3. Abhors statements by the Taliban justifying the attack and notes the reaction of 50 Islamic scholars from the Sunni Ittehad Council and others who have publicly denounced attempts by the Pakistani Taliban to use religious justifications for the shooting of Malala Yousafzai.
4. Regrets that some Government officials in Pakistan have refrained from publicly criticizing the Taliban by name over the attack and highlights the importance of a respect for fundamental human rights.
5. Welcomes the campaign "I am Malala" which demands that Pakistan formulates a plan to deliver education for every child by 2015.
6. Welcomes the cooperation and medical assistance provided by both Pakistan and United Kingdom authorities, including staff at the Queen Elizabeth Hospital in Birmingham and calls for this to be continued and for Malala to be protected from future persecution, in particular given that Tehreek-e-Taliban Pakistan (TTP), the militant group that has said it shot her, has threatened to attempt to kill her again if she recovers.
7. Remains deeply concerned about the situation of women and girls in Pakistan, in particular in north-western Pakistan, where particularly female activists live under constant threats from the Taliban and other militant groups.
8. Welcomes the passing of the Acid Control and Acid Crime Prevention Bill 2010 and the Prevention of Anti-Women Practices (Criminal Law Amendment) Bill 2008, aimed at protecting women and increasing penalties for perpetrators of gender-based violence; believes that this legislation must now be implemented pro-actively by the Government of Pakistan.
9. Calls on the Pakistani Government to urgently reform its blasphemy laws and review, as appropriate, laws including Qisas and Diyat, law of evidence, and the Hadood ordinances, in particular with regard to their effect on religious minorities, as was seen in the recent case of Rimsha Masih.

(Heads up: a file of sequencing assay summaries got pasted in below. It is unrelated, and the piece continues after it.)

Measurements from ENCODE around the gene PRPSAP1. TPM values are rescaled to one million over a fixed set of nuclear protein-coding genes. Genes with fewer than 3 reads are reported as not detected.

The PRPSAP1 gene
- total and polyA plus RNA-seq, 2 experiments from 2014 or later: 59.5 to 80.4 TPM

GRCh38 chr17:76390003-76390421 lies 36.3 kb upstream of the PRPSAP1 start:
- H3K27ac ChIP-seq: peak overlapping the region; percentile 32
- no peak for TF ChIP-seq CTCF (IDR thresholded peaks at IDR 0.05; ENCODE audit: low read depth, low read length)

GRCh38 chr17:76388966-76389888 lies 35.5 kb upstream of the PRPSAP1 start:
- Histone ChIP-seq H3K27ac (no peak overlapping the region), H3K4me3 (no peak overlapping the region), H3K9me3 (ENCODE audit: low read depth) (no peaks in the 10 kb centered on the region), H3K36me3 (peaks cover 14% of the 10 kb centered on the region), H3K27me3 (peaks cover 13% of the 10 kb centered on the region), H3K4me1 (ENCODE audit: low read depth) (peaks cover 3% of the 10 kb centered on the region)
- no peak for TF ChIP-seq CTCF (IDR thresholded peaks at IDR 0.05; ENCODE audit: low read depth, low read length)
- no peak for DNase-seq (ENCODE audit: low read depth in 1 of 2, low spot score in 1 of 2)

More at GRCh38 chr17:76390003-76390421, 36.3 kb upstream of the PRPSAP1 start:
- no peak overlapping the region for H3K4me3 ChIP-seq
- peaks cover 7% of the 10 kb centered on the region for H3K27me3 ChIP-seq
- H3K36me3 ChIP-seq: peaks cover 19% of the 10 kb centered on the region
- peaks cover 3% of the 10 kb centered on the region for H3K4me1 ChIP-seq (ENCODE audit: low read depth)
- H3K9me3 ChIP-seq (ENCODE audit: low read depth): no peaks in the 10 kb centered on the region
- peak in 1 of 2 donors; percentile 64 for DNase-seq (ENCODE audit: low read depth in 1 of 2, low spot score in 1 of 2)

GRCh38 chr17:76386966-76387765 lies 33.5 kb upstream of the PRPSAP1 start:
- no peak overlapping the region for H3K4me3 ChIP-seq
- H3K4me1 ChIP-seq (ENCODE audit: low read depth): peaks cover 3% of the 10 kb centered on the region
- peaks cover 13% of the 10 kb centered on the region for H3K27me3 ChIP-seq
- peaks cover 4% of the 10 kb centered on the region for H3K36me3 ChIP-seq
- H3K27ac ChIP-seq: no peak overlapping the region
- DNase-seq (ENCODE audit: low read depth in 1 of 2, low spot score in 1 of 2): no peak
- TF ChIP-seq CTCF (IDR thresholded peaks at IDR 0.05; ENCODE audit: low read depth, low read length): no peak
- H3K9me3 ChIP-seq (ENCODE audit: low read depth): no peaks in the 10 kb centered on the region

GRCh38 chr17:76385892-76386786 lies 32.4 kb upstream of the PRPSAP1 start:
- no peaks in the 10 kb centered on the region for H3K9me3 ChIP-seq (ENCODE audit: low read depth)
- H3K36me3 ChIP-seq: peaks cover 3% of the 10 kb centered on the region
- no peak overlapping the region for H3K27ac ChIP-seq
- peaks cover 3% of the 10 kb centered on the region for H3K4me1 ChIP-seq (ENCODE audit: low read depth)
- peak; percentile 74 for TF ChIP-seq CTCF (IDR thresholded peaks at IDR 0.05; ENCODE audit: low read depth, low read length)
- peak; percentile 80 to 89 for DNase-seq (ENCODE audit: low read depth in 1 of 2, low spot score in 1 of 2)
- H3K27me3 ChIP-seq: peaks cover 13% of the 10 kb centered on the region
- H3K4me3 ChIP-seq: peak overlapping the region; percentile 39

10. Demands that much more be done by the Pakistani Government to trace the hundreds, if not thousands, of victims of enforced disappearance in Pakistan, including children, some of them girls as young as nine and ten years old. Calls for the results of internal Government investigations into the scale of this problem to be published.
11. Believes that much more must be done to ensure all children, regardless of gender, have access to and receive a basic education, especially in rural areas where only 3-8% of the female population is literate.
12. Calls on the Government of Pakistan to develop a robust state inspection regime to ensure the delivery of a basic approved curriculum and to broaden the education in madrassas which are often the only source of education especially in rural areas.
13. Calls for more assistance to ensure that education infrastructure that has been damaged by attacks to be rebuilt, especially girls’ schools, their rights to a basic education guaranteed and their safety assured.
14. Calls for the development of innovative solutions for rebuilding education infrastructure that has been damaged or destroyed by natural disasters.
15. Believes that the prevention of the practice of child marriage is vital to ensure that the fundamental rights of adolescent girls in Pakistan are fulfilled. Welcomes the work of the United Nations Adolescent Girls Task Force Pakistan (UNAGTF) in helping to secure a UN joint statement urging all stakeholders to accelerate efforts to eradicate child marriage in Pakistan.
16. Urges the Government of Pakistan to tackle some of the bottleneck issues keeping children out of school such child labour, child brides, children with disabilities.
17. Insists that women's and girl's rights be explicitly addressed in all human rights dialogues, and in particular the combating and elimination of all forms of discrimination and violence against women and girls, including all forms of harmful traditional or customary practices, forced marriage, domestic violence and femicide;
18. Urges the competent EU institutions to insist that the Government of Pakistan adhere to the democracy and human rights clause enshrined in the Cooperation Agreement between the European Union and the Islamic Republic of Pakistan;
19. Instructs its President to forward this resolution to the Council, the European External Action Service, the High Representative of the Union for Foreign Affairs and Security Policy / Vice-President of the European Commission, the governments and parliaments of the Member States, and the Government and Parliament of Pakistan.